As a result of these considerable tax advantages, health insurance coverage increased by 700% in 20 years. "In 1940, about 9 percent of Americans had some form of health insurance. By 1950, more than 50 percent did. By 1960, more than two-thirds did" (NYTimes). Most of this coverage has been tied to employment. "Today, just over 50 percent of Americans enjoy some kind of employer-sponsored medical insurance". Yes, a majority of Americans have health insurance tied directly to their employment, all thanks to federal policy.
The employer-insurance connection causes many ill effects
People hate having their health insurance – their shield against exorbitant healthcare prices – stripped from them at the sensitive time of changing jobs. But the harms of the employer-insurance connection don't end with psychological stress. They are twisting our legislation, increasing our healthcare prices, and putting downward pressure on our employee salaries.
The employer-insurance connection motivated the passage of a band-aid law called COBRA that "gives some employees the ability to continue health insurance coverage after leaving employment." This intervention was designed to mitigate the unintended consequences of the government's prior interventions. In that sense, the additional complexity of this legislation is dysfunctional by definition. But that's not the worst problem.
In 2003, an academic found, "employers' purchasing policies contribute to rising costs and block growth of economical care." The recommendation: "Employers should create exchanges ... and create serious competition based on value for money." The problem: employers aren't very motivated to do that, because the cost of health insurance is redirected from employee salaries. If health insurance gets more expensive this year, employees simply don't get as big a raise.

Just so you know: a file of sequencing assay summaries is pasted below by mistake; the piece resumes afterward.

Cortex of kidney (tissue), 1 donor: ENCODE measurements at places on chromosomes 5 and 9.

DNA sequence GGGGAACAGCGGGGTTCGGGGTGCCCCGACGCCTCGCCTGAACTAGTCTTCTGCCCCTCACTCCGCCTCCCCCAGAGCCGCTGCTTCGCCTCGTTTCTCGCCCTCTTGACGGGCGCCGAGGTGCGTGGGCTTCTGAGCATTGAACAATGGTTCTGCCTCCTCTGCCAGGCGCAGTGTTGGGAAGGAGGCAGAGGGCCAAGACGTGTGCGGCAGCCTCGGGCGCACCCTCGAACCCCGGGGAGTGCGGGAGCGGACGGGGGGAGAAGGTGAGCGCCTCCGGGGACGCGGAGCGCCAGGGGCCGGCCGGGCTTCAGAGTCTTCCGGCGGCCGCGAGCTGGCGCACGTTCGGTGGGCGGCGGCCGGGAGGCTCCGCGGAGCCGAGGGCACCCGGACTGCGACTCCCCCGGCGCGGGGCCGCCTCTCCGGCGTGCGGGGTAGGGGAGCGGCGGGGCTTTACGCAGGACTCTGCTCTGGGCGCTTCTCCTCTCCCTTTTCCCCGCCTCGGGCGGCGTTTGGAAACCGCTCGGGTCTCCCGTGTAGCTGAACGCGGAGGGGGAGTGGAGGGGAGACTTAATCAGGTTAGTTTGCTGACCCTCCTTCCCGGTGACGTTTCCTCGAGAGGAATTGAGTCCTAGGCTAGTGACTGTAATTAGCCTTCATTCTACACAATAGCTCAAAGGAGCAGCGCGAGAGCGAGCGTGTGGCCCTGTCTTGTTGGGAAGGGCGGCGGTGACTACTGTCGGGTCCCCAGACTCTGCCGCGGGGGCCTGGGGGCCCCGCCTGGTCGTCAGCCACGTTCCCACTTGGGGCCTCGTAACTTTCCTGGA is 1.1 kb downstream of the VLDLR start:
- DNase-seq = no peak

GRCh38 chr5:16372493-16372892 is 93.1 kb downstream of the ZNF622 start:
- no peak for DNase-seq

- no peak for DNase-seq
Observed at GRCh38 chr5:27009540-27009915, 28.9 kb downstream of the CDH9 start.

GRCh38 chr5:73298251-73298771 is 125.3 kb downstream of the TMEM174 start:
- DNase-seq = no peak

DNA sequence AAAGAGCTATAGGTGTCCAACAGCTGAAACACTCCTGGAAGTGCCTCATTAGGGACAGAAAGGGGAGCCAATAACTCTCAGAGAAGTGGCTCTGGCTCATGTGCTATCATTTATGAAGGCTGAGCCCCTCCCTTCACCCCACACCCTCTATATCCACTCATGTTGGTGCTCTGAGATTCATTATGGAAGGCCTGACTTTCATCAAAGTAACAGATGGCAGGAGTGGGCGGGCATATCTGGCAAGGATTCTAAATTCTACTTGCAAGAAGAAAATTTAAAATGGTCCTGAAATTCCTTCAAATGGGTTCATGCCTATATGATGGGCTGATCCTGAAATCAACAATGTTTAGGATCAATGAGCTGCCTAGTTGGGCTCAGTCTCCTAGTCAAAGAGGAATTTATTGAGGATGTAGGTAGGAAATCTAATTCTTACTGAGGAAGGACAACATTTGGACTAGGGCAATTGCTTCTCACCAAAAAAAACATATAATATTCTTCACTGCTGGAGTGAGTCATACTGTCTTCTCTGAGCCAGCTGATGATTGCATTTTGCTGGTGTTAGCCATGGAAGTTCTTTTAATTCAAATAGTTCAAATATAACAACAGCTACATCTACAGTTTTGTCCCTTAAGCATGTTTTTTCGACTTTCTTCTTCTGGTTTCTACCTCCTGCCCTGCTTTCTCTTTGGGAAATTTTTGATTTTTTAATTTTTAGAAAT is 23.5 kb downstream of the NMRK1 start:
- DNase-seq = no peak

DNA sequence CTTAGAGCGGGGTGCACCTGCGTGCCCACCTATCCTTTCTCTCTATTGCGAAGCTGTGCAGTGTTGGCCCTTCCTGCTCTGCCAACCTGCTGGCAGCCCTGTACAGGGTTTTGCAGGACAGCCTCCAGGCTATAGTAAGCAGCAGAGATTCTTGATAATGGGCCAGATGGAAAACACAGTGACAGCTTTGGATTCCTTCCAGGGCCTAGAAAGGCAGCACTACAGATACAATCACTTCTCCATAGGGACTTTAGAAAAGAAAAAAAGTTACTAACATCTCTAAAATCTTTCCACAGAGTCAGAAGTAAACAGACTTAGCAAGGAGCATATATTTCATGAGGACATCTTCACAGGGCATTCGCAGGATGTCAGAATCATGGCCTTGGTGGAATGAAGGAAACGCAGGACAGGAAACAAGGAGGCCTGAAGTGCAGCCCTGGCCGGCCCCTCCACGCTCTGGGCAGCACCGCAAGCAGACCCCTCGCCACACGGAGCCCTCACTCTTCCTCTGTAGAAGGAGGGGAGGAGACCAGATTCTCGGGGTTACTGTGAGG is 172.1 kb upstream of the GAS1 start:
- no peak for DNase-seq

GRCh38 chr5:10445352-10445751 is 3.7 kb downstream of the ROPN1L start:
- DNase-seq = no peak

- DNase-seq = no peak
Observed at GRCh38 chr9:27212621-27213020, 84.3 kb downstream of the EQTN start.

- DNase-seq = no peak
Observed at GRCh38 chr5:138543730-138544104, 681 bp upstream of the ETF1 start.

Is it possible to break the connection between employment and health insurance?
Economists like to say, "people respond to incentives." The tax exemption for employer-sponsored insurance (ESI) is the big incentive causing Americans to attach health insurance to employment. Removing the tax exemption will remove the incentive. After that, it's a matter of gradually unwinding the status quo so people have their own health insurance – the same way they have their own insurance for auto, home/renter, etc.
That's not to say it would be easy. The tax exemption for employer-sponsored insurance is by far the largest federal tax exemption. It saves taxpayers around $273 billion in taxes every year. Taxpayers may not want to lose that savings (even if it's not really savings in the big picture because it is one of the biggest drivers of rising healthcare prices).
Taxpayers aside, the tax exemption covers about $1 trillion in compensation that is funneled directly into the health insurance industry every year. Much of that would not be funneled into the health insurance industry without the tax exemption. The health insurance industry definitely doesn't want to lose that extra revenue. Imagine if your industry was the sole beneficiary of the largest federal tax break in existence! Imagine how much you would pay for lobbyists and advertisements to preserve a WWII-era policy that delivers you hundreds of billions in extra revenue every year. The health insurance industry will fight tooth and nail to preserve the tax exemption, dysfunctional relic though it may be.
The problem is clear; we don't like our health insurance being tied to employment. And the solution is clear; we should remove the huge federal tax incentive for tying health insurance to employment. The only question is whether we are going to follow through.
- Chicago Tribune: Employer-based health care was a wartime accident.
- CQ Press: Fringe Benefits and Wage Stabilization and Wage Control, both of which discuss the Wage Stabilization Board bowing to pressure to allow wage increases.
- NBER: Employer-Sponsored Health Insurance and Health Reform.
- NPR: Accidents Of History Created U.S. Health System.
- Tax Policy Center: How does the tax exclusion for employer-sponsored health insurance work?